After months of debate over whether a state lottery could boost lagging revenue collections, House Speaker Philip Gunn formed a lottery study commission this week to discredit the legitimacy of the game and its supporters.
Gunn, a Baptist deacon who has continually spoken against adopting a lottery, tasked the eight-member commission “to gather information to show that the lottery is not the windfall that all its supporters claim it will be.”
In a statement announcing the study group, which met for the first time Wednesday, Gunn said a state lottery “violates a number of conservative, Republican principles.”
“I have not had anyone who has voiced support for the lottery provide me with any documentation showing why or how it is a good thing,” Gunn said in a statement. “At the very least, I hope the findings from this group will provide us with information upon which we can make an informed, reasoned decision.”
Mississippi is one of six states without a state lottery. Alabama is the only other Southern state without any variation of the game.
Several bills and amendments that would have created a state lottery failed this past session. Late in the 2017 session, the House killed an amendment to a bond bill that would have created a lottery. The amendment died on a voice vote.
In an interview the day after the session ended, Gunn hinted that he would create the commission to “gather info for my own benefit.”
After 53 percent of Mississippi voters lifted the Constitutional ban on the game in 1992, the path was forged for the Legislature and governor to adopt a state lottery. But in the past 11 regular legislative sessions, about 50 bills that would have created a state lottery died in committee.
In a reversal of philosophy from early in his political career, Gov. Phil Bryant has publicly supported the idea of a lottery in recent months. Lt. Gov. Tate Reeves has never shot down the idea of a lottery, but he has said he wants to ensure the casino industry wouldn’t be affected.
“If one’s goal is to increase revenue to the state, the question that must be answered: Would any perceived increase in revenue from a lottery be offset by reductions in sales tax collections and gaming receipts?” Reeves said in August.
In preparation for his most recent budget proposal, Bryant asked the Department of Revenue to estimate how much revenue the state could haul in per year. The department looked at Arkansas, a state with similar population and income levels, which colllected $72.6 million from the game last fiscal year.
The Department of Revenue’s per-year estimate for Bryant’s proposal: between $88 million and $100 million.
The casino industry, which brought Mississippi $2.1 billion in fiscal year 2015, has remained mum on the issue. Mississippi Gaming Commission Executive Director Allen Godfrey, who will serve on Gunn’s commission, told Mississippi Today last year he is not opposed to adopting the game, though further studies would need to be conducted about how much revenue it would bring and how the state would run the new industry.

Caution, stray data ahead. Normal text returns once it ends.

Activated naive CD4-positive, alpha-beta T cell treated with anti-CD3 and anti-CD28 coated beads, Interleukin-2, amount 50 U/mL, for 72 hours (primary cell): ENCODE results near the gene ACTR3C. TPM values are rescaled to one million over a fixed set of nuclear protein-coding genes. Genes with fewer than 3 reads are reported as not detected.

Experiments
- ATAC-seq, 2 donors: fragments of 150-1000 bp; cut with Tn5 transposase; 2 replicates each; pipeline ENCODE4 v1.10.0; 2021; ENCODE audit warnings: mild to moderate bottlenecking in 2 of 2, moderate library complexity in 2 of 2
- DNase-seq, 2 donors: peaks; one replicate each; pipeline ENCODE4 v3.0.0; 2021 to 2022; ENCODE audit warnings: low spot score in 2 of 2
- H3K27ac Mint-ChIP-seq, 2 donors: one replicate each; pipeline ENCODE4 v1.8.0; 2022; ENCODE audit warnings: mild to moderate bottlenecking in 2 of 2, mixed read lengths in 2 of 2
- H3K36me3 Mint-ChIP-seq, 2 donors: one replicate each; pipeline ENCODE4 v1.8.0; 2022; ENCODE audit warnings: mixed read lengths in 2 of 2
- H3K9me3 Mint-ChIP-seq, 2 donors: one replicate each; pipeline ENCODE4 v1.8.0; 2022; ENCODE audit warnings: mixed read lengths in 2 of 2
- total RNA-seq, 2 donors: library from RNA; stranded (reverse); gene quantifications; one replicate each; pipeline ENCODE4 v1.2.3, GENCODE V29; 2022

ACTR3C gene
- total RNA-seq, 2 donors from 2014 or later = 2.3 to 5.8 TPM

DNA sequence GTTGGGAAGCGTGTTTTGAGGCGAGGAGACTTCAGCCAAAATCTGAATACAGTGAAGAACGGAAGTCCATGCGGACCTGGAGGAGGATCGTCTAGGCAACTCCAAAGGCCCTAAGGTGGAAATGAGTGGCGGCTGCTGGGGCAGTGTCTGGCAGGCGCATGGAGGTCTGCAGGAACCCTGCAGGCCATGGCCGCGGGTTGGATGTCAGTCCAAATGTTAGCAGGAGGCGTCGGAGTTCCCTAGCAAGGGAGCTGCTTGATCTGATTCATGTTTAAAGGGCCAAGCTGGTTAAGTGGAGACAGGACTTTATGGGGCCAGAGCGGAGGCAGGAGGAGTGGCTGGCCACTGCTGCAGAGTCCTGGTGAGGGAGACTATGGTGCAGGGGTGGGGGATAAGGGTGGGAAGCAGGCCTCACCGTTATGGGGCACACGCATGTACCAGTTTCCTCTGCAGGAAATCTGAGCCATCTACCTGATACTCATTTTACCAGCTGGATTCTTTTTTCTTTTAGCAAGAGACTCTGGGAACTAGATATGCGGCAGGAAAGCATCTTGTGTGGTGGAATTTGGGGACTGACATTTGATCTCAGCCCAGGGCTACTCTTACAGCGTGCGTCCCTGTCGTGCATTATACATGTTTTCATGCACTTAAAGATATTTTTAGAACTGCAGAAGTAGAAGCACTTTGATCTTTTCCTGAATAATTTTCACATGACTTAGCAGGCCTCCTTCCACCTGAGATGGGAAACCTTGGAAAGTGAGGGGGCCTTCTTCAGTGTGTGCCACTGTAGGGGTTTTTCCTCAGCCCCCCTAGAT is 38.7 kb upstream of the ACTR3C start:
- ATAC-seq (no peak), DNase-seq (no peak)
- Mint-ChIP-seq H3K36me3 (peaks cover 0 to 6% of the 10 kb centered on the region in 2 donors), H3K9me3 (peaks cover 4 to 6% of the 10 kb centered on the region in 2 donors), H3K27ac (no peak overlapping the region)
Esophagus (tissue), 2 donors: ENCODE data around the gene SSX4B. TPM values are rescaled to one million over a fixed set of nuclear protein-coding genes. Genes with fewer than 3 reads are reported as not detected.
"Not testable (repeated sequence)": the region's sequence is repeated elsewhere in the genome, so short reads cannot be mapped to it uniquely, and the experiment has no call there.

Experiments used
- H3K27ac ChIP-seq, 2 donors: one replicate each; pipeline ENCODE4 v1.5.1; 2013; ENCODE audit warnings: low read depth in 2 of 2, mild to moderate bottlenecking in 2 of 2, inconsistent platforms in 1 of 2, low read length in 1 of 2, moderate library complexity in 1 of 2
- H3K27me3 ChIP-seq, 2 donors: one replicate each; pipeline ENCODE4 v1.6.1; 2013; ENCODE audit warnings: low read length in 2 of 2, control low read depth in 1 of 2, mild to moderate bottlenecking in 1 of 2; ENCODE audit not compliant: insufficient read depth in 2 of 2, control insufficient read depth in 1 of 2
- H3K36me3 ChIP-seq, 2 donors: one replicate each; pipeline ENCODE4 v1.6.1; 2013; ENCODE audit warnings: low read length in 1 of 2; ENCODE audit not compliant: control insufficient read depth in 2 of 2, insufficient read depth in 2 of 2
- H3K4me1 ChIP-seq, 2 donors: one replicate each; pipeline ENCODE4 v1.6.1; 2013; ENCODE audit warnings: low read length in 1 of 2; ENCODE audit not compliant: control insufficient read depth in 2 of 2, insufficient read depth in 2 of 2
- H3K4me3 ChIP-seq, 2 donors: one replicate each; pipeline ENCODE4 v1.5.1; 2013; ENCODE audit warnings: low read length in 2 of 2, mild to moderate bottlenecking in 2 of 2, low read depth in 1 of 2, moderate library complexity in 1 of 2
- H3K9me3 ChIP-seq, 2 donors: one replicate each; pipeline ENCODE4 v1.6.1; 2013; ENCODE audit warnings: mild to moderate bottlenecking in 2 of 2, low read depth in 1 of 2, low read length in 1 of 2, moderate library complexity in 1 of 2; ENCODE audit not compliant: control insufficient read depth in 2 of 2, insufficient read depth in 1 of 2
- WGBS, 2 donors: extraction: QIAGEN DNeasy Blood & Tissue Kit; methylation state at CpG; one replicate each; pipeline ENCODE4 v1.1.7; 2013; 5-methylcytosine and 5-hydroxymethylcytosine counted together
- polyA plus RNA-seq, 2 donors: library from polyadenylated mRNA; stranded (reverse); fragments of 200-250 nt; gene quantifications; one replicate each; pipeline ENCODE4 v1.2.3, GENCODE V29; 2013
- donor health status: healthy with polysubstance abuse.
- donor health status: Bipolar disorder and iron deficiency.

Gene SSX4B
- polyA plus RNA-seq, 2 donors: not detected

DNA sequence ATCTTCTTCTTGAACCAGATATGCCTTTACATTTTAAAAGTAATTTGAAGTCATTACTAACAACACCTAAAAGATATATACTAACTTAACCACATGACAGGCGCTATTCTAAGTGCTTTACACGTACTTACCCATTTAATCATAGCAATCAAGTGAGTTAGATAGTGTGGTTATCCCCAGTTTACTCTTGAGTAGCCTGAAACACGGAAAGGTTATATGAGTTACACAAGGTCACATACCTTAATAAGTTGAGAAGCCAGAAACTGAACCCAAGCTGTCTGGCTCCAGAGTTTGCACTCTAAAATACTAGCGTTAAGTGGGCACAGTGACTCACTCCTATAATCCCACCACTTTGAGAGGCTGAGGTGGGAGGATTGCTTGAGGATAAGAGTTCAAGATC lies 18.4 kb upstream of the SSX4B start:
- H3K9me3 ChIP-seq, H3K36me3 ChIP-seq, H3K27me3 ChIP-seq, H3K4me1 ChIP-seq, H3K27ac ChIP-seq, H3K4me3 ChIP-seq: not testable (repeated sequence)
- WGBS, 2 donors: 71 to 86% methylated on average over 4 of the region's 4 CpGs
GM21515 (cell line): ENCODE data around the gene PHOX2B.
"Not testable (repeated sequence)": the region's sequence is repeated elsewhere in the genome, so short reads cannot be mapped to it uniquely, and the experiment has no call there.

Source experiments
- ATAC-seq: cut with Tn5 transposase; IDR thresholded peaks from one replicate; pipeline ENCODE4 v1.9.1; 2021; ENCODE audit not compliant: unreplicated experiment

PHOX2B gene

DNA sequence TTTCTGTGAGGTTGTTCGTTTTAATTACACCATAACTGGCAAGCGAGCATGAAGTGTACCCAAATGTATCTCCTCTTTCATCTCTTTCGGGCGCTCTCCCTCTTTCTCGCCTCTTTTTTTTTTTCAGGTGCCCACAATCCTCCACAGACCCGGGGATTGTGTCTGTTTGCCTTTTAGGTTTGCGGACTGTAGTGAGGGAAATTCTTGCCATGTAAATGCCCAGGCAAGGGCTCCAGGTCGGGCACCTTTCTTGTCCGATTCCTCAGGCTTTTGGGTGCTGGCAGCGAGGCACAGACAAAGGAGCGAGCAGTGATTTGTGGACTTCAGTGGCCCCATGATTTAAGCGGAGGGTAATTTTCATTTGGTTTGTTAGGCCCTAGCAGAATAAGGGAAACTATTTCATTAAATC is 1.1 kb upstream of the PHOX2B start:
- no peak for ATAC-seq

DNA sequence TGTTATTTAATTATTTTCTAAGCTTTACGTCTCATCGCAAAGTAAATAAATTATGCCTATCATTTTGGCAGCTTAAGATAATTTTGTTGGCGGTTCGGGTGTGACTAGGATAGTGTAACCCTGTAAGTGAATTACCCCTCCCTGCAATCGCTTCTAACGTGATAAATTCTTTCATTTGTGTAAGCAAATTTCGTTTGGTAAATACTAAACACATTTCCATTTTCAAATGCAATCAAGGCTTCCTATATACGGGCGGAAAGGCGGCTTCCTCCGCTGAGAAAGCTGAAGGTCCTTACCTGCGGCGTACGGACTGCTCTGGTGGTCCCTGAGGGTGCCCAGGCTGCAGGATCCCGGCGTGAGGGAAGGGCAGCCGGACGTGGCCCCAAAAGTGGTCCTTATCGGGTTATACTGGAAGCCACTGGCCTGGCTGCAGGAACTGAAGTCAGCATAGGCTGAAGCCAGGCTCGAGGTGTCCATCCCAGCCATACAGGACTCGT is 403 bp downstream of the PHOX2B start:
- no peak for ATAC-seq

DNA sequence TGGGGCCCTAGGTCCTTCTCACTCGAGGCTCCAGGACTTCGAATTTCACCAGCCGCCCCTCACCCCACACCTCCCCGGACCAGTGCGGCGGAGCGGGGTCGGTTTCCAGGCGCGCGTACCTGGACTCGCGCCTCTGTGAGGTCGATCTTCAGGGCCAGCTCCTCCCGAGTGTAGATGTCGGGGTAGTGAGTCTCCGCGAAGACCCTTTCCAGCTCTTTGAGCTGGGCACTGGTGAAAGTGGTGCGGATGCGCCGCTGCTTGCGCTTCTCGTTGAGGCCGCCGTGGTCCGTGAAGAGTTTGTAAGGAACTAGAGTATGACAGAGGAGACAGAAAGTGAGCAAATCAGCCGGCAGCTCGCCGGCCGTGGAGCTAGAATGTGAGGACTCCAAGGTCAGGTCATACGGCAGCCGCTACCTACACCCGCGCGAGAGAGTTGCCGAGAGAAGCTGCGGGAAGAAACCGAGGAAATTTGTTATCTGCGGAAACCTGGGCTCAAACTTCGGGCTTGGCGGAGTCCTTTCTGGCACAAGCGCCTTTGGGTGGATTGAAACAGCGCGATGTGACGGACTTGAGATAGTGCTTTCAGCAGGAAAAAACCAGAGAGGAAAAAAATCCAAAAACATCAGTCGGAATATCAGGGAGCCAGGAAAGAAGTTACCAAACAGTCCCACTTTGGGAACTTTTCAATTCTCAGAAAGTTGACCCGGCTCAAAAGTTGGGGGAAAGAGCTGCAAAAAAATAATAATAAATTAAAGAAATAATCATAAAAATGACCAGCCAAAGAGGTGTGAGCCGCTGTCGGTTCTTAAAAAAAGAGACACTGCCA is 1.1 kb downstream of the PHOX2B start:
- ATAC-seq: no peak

Lawmakers who are close to the casino industry have shown some support for the game in recent months. Sen. Tommy Gollott, R-Biloxi and one of the key players in bringing casino gaming to the state in the late 1980s and early 1990s, sponsored a bill this past session that would establish a state lottery to supplement the Mississippi Adequate Education Program and the maintenance of roads and bridges.
Rep. Richard Bennett, R-Long Beach, serves as chairman of the House Gaming committee and is close with casino lobbyists. Bennett, who will also serve on Gunn’s commission, introduced a bill in 2016 that would allow multi-state lottery games to be played inside existing gaming establishments.
Many religious people in the state are conflicted about the issue.
The Mississippi Catholic Diocese “would neither endorse nor oppose a lottery,” diocese spokeswoman Maureen Smith said late last year. The Mississippi Baptist Convention, which represents the largest Christian denomination in the state, is “inalterably opposed” to gambling in any form, spokesman William Perkins told Mississippi Today.
“The convention is inalterably opposed to gambling in any form because it dehumanizes, it splits marriages, destroys families and in general makes the state spiritually poorer,” Perkins said last year. “It’s regrettable that the state’s leaders have not learned any lessons from the legalization of alcohol, which was supposed to save the state financially. We were promised an endless stream of revenue from liquor sales, yet we seem to always face budget problems every year, all these years later.”
Gunn’s commission met for the first time on Wednesday in an unannounced meeting. According to the release from Gunn’s office, the House speaker “charged them with examining a series of questions in the following categories as they relate to a lottery: background issues, operational issues, social issues and economic issues.”
Members of the commission include: Rep. Richard Bennett, R-Long Beach and House Gaming chairman; Rep. Nick Bain, D-Corinth; Rep. Chris Johnson, R-Hattiesburg; Rep. Mac Huddleston, R-Pontotoc; Rep. Cedric Burnett, D-Tunica; Mississippi Gaming Commissioner Allen Godfrey; Vicksburg Mayor George Flaggs; PEER Director James Barber and Special Assistant to the Attorney General and Counsel to the Mississippi Gaming Commission Lou Frascogna (as needed).